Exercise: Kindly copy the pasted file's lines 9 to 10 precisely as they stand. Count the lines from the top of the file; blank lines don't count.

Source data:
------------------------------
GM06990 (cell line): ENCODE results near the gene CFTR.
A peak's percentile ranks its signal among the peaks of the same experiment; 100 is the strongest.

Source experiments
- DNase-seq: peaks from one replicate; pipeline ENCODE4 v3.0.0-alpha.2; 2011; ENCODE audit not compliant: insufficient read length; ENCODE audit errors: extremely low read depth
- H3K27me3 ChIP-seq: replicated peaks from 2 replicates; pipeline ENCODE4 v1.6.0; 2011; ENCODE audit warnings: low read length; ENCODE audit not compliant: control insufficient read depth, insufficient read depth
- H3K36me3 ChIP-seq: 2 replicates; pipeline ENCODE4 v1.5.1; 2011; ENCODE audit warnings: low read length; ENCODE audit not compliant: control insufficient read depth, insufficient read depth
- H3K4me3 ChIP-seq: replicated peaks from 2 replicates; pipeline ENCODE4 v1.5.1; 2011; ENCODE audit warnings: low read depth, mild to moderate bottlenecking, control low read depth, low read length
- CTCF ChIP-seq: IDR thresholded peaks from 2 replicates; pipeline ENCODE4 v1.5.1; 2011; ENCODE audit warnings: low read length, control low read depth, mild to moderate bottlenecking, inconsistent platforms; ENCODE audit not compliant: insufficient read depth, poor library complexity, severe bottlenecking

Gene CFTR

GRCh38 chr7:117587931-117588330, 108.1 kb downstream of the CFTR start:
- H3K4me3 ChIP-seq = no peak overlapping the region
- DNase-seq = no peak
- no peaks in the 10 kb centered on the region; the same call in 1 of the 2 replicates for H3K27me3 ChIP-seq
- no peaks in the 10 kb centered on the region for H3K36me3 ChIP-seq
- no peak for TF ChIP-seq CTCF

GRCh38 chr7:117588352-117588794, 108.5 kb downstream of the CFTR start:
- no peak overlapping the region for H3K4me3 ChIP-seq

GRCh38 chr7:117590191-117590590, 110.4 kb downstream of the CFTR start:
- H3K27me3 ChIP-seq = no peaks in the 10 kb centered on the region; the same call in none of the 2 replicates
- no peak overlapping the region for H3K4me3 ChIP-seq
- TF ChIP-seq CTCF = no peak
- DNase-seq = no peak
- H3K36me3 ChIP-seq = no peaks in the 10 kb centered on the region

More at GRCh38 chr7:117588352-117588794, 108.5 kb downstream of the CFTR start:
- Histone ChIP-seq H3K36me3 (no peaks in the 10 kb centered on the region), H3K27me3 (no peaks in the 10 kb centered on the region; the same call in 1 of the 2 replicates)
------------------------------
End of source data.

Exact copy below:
Gene CFTR

GRCh38 chr7:117587931-117588330, 108.1 kb downstream of the CFTR start: